A Raisin in the Sun
How we cite our quotes:
Still, we can see that at some time, a time probably no longer remembered by the family (except perhaps for MAMA), the furnishings of this room were actually selected with care and love and even hope – and brought to this apartment and arranged with taste and pride. (1.1.stage directions)
The Younger family's history of pride is visually represented in their furniture. When Mama and Big Walter, Beneatha and Walter's father, first moved into the apartment and bought what was then new furniture they felt like they'd really achieved something. They saw the apartment as a steppingstone to a better future for their family. Now, though, many years have gone by and the family struggles to maintain their pride in the face of poverty.
You ain’t satisfied or proud of nothing [your dad and I] done. (1.2.231)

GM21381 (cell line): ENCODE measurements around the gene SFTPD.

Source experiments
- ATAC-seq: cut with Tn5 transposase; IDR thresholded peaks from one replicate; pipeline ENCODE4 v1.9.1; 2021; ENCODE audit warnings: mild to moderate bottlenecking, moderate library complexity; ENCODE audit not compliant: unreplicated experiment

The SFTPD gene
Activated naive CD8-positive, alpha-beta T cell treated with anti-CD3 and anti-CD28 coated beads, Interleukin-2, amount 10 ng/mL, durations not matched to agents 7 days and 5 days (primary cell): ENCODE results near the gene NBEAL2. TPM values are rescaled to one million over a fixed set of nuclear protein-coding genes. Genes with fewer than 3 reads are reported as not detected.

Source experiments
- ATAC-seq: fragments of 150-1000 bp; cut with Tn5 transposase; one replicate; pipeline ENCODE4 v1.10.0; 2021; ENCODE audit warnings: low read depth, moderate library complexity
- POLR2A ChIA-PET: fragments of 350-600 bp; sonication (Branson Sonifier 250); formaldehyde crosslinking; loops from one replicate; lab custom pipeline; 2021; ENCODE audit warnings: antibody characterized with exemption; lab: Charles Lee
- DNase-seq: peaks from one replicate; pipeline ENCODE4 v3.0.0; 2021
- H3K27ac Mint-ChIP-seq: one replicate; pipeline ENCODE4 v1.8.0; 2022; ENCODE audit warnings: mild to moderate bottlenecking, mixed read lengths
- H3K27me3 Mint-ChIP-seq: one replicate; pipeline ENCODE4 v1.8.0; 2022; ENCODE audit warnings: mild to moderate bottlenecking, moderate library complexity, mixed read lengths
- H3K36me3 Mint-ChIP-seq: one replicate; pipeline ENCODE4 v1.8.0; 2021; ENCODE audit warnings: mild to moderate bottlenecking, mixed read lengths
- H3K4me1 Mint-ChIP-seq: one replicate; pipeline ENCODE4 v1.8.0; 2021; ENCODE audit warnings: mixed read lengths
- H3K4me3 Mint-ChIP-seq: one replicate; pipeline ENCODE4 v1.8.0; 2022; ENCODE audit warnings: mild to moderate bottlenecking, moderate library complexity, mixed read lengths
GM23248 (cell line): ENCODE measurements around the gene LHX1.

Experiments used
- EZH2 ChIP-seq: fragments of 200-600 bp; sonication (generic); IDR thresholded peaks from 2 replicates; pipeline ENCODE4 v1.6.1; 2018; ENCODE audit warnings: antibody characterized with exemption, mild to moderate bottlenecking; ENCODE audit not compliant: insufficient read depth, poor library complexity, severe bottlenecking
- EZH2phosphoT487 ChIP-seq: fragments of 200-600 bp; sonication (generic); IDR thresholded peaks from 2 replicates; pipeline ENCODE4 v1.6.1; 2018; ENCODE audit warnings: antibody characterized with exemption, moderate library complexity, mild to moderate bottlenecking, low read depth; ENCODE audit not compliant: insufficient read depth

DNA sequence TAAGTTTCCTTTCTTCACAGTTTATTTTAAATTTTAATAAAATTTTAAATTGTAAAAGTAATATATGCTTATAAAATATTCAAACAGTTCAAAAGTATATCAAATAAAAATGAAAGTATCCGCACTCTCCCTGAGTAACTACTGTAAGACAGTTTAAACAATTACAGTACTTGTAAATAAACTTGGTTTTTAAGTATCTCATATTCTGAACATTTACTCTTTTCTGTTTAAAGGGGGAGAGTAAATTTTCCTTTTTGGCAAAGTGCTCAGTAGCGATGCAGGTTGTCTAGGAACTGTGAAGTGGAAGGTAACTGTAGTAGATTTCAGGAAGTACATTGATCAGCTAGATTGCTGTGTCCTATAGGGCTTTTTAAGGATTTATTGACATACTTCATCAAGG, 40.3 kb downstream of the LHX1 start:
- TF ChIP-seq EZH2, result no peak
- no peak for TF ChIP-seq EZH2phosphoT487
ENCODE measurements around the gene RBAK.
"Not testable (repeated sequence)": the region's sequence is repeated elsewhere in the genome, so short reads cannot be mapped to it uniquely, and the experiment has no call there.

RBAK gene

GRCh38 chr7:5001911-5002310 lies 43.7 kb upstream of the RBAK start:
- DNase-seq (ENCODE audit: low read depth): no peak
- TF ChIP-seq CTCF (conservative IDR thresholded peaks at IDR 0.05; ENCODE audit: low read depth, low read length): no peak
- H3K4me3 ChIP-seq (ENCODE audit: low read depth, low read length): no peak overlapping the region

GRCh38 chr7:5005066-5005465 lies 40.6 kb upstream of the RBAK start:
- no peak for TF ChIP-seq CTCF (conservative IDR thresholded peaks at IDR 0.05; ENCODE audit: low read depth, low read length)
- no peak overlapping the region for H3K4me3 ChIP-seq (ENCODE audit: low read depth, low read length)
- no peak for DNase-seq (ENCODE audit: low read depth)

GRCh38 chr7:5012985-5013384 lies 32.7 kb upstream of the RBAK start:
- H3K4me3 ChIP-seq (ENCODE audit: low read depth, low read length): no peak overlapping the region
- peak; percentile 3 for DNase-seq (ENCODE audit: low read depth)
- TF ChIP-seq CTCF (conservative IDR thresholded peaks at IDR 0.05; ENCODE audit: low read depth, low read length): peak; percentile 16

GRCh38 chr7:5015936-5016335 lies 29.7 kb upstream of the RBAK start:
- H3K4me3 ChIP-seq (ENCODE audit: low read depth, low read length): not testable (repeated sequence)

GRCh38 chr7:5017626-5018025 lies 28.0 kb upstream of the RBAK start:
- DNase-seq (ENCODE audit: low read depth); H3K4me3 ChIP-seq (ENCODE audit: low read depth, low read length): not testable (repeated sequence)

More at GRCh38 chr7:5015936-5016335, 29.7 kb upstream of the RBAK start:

Lena is hurt that Walter doesn't feel proud of the family legacy he comes from. She worked hard with her husband to provide a future for their children. Now, though, Walter is ashamed of their working-class lifestyle and shabby apartment. Walter dreams of "bigger and better" things.
Plenty. My husband always said being any kind of a servant wasn’t a fit thing for a man to have to be. He always said a man’s hands was made to make things, or to turn the earth with – not to drive nobody’s car for ‘em – or – (She looks at her own hands) carry they slop jars. And my boy is just like him – he wasn’t meant to wait on nobody. (2.2.78)
Despite their background, the Youngers are a proud people. Like his father, Walter wishes to be more than somebody's servant. He wants to be his own man. In this passage it seems like Mama admired this trait in her late husband and is proud that her son thinks this way as well.